You and I are question-askers, stone-turners, explorers.
Sometimes we find the people and places around us fascinating and fulfilling.
Other times we find them anxiety-inducing.
But through some of my own breakdowns turned breakthroughs,
I’ve learned that we don’t have to be intimated by complicated people or situations.
When we allow ourselves to become overwhelmed with the glory and goodness of God,
we’ll be less overwhelmed by the puzzles of the world around us.
As co-writer of The Yes Effect: Accepting God’s Invitation to Transform the World Around You,
I had the chance to travel and interview thirty world changers from all different nations,
people who faced the most impossible situations in the world and lived to tell about it.
Sitting and listening to the breathtaking stories of those fellow followers of Jesus,
I came away with a new courage to face the hard situations in my own life,
and a new understanding of how to discern God’s gentle whisper in a chaotic world. Save Save Save
As a kid, I was always checking under the rug for secret passageways
and scouting hideouts in the neighborhood.
I had a hard time not talking to strangers;
a social introvert from the start.
Now I know myself as an INFP on the Myers-Briggs, which means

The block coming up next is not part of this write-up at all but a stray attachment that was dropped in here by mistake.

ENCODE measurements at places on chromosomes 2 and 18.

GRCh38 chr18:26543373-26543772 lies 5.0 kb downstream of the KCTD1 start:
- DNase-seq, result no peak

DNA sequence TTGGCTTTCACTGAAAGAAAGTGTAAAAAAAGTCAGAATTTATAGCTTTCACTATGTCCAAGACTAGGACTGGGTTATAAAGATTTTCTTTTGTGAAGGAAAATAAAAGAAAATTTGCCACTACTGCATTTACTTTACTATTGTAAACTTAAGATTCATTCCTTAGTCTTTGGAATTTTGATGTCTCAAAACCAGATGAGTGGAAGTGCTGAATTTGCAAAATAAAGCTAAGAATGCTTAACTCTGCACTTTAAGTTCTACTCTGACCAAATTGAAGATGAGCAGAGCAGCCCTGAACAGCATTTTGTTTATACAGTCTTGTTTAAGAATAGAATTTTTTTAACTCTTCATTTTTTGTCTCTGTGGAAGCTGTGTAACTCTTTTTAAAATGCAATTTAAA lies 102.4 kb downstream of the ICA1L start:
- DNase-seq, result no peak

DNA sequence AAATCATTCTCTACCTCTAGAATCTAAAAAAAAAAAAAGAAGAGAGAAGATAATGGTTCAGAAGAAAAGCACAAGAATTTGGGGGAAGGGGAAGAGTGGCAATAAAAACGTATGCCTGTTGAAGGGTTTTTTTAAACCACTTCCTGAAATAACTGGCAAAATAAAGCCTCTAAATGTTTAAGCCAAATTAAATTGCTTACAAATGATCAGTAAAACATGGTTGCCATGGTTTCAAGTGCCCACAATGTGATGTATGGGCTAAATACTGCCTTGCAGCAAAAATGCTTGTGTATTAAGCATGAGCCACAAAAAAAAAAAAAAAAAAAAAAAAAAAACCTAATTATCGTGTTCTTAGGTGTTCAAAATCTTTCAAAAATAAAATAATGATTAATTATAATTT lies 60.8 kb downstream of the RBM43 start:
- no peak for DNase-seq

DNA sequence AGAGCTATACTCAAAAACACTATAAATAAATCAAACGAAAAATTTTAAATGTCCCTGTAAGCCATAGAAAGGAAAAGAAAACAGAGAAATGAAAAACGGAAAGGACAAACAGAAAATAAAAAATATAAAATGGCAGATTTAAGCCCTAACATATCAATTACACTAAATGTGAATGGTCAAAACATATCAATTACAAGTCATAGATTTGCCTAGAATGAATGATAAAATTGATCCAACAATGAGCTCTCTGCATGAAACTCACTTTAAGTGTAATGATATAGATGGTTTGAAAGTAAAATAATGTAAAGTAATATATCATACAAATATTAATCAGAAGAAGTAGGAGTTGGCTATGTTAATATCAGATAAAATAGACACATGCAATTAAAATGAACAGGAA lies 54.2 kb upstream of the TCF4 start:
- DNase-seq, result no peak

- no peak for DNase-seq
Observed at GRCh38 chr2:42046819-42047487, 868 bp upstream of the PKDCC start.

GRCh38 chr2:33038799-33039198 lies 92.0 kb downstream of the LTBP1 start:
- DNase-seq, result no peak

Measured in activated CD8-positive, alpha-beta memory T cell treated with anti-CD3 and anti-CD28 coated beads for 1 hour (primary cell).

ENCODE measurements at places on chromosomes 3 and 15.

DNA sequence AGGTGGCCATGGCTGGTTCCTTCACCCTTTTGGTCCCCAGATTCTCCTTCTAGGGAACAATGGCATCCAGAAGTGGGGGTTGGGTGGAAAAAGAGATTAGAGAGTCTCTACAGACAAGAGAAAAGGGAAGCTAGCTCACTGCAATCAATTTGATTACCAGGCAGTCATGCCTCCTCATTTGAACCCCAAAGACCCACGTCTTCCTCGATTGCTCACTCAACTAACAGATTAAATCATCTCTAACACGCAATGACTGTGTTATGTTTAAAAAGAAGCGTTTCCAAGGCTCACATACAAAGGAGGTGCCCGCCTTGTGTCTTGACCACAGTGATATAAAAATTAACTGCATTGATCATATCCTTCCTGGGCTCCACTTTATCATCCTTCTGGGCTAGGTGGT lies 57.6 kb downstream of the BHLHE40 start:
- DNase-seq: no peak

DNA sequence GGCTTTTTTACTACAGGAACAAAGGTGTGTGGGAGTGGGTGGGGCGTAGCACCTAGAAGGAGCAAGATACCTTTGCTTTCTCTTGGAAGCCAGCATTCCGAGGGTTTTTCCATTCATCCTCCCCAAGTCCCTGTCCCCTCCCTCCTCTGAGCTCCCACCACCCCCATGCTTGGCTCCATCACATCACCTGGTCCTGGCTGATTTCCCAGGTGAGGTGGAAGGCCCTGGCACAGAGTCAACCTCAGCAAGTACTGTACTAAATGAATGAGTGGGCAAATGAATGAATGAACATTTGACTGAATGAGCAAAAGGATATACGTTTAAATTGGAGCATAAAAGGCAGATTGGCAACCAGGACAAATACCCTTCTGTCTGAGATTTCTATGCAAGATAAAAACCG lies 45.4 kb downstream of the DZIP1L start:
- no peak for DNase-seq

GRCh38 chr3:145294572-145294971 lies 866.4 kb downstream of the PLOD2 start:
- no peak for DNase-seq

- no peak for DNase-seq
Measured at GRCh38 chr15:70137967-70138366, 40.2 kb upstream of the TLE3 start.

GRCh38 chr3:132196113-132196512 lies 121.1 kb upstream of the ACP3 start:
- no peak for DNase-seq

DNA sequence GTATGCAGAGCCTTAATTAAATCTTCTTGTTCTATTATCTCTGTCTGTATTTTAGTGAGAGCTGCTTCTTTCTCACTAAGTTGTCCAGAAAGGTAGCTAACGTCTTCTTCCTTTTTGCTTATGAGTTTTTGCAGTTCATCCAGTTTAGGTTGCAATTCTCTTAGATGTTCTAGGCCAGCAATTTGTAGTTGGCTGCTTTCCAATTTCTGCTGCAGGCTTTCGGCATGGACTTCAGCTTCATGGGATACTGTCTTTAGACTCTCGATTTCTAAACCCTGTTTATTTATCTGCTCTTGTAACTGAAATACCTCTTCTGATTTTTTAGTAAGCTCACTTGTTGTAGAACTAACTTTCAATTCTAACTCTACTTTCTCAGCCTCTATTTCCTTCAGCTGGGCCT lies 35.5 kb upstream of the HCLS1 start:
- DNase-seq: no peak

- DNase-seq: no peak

I feel people’s feelings,
don’t know how to do small talk,
am great at starting things but not so great at finishing them (idea person!),
and get really excited about new people, places, or experiences.
I thank the Lord for cultivating a love of culture through the
diverse neighborhoods, schools, and churches of my childhood.
In adulthood, I’ve traveled to more than a dozen nations
and befriended internationals through teaching, volunteer work, and regular life in my home city.
Now, my husband and I are on mission to raise our three suburban American kids
to be curious and compassionate citizens of the world.
Exploring the diversity and mystery of this big world God made,
I’ve developed a more reflective and robust faith,
a faith not based on my pedigree,
a faith not based on man-made systems of approaching (or attacking)
the problems of self or the world,
but a faith that finds its assurance in the nearness of God.